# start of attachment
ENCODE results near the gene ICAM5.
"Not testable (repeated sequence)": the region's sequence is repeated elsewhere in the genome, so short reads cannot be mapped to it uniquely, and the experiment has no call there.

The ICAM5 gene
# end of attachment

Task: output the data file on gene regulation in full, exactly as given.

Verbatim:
ENCODE results near the gene ICAM5.
"Not testable (repeated sequence)": the region's sequence is repeated elsewhere in the genome, so short reads cannot be mapped to it uniquely, and the experiment has no call there.

The ICAM5 gene